How To Make A Poke Bowl Like A True Hawaii Local

07/21/2014 07:00 am ET | Updated Oct 24, 2014

Behold: the poke bowl, in all its mysterious glory. It's a culinary conundrum that few on the continental U.S. can pronounce. (It's POH-keh, by the way.)

These treasures have long been a staple in the Hawaiian islands for centuries, yet only now are they sweeping the nation as a must-have food trend.

Poke is cooked and raw, hot and cold -- all at the same time. It resembles a beautifully crafted Chipotle burrito bowl, but with a sushi twist; it's both a comfort food and a healthy meal.

And if we haven't convinced you to try one yet, this might:

poke bowl

So, just how does one craft their very own tasty bowl of raw, chewy, sometimes crunchy goodness? To find that out, we went to the land from which it came (Hawaii) and asked the experts: Al Cobb-Adams, owner of Da Poke Shack, currently number one on Yelp's Top 100, and chef Andres Bravo, a former sushi chef-turned-private chef for Hale Aina, who was trained at the famed 2-Michelin star Mugaritz and has privately cooked for a lineup of A-list celebs, including Rihanna, Jessica Simpson and Alanis Morissette.

Turns out, it's both surprisingly easy and challenging -- and we wouldn't expect anything less. First, we begin with the basics:

1. The Rice
As the first layer of the bowl, rice counterbalances the fishy taste of the raw poke (which means "to cut into pieces" in Hawaiian). Chef Bravo recommends using white rice, seasoned with rice vinegar and chopped kombu or seaweed.

"Coming from a sushi background, I've learned that rice is very important when served with raw fish," Bravo said. "You want to have a good quality rice." For the highest quality bowl, he suggests using short grain Japanese sushi rice, but regular white rice is also sufficient and can be swapped with brown rice if desired.

2. The Fish
Both chef Bravo and Cobb-Adams agree: Fresh fish is the most important ingredient in a poke bowl. The fresher, the better. Ahi tuna, or yellowfin tuna, is the most common choice used in the islands, but Cobb-Adams suggests bluefin tuna, commonly found on the East Coast, as the best option.

When choosing a fish, consider these three things: smell ("Fresh fish should have a very light fish smell -- almost no smell," he says), color (fresh tuna should be a bright crimson red) and texture (firm to the touch).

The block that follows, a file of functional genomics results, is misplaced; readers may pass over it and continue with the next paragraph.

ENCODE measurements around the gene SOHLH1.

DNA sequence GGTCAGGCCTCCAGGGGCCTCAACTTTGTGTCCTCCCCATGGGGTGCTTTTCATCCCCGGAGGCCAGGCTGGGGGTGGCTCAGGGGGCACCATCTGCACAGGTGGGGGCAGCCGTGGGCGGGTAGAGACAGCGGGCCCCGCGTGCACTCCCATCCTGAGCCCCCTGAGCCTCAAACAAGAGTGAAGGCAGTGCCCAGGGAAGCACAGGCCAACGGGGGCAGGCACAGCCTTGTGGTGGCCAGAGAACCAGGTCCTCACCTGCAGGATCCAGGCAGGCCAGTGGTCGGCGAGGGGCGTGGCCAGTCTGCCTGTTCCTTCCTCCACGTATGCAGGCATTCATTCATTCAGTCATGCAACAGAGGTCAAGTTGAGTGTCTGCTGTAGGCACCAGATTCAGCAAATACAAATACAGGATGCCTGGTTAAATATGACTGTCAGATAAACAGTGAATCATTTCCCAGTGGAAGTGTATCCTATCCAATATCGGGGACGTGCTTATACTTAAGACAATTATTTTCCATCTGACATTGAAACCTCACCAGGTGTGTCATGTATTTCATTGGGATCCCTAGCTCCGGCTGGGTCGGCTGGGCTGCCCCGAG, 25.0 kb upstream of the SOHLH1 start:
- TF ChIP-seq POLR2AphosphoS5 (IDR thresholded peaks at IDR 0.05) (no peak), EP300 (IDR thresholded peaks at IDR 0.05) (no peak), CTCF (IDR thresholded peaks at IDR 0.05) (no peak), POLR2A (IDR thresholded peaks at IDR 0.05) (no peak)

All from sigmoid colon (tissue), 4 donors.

Cobb-Adams has also tried using marlin and salmon, and says other fish varieties can be tested. "The fattier the fish, the better it will taste," he says. He also strongly advises against using anything that is farm-raised or frozen. "Fish is one of the last free range meats you can buy," he says, adding that farmed fish are fed man-made foods -- "unnatural stuff" -- which turns the fish meat into "something else."

3. The Cut
Bravo first cuts his fish into filets, "like the ones you see in the window at the sushi bar," he says. From there, he cuts them into cubes. Cobb-Adams says its best to cut "with the grain, not against it," to avoid perforated edges. After it's cut into cubes, salt the fish to taste using Hawaiian or sea salt.

The size of the cube depends on personal taste. "A lot of local people and Hawaiians love the taste of fish," Cobb-Adams says, "so having a big piece to chew on is no problem." People who don't like the fishy taste can opt for smaller cubes to better taste the bowl's dressings.

4. The Poke Sauce And Garnishes
This is where Bravo and Cobb-Adams disagree. Bravo believes that poke should remain simple, like its original Hawaiian form. "It is what it is," he says. "Use super fresh shoyu (soy sauce) and a few other ingredients, preferably locally-sourced, but you don't want to stray too far from there."

Cobb-Adams is more daring in his approach. "You can almost do anything with poke," he says. "You can walk down the aisles of your supermarket and if you think it tastes good, throw it into your poke and toss it. Honestly, whatever tastes good to you."

The Basics: sliced brown onion, chopped green onion, slices of avocado, lightly drizzled soy sauce, roe, cherry tomatoes and sesame seeds.

For Spicy Poke: blend chili peppers with Hawaiian sea salt and a light drizzle of olive oil until it turns into a paste; mix in with mayonnaise and unagi (eel) sauce to taste. (Recipe by Al Cobb-Adams, Da Poke Shack)

5. The Look
"Everything I do is by taste and sight," Cobb-Adams says. "You can have a prime cut of ahi, but if you don't make it look presentable, people will look at it and say, 'That's gross! I won't eat it.' "

Bravo would agree. He says that contrast and color is an important part of a beautifully crafted poke bowl. For his clients, he sometimes adds fried wontons to the bowl to give it a nice crisp texture; sometimes he adds shredded carrot to brighten up the dish.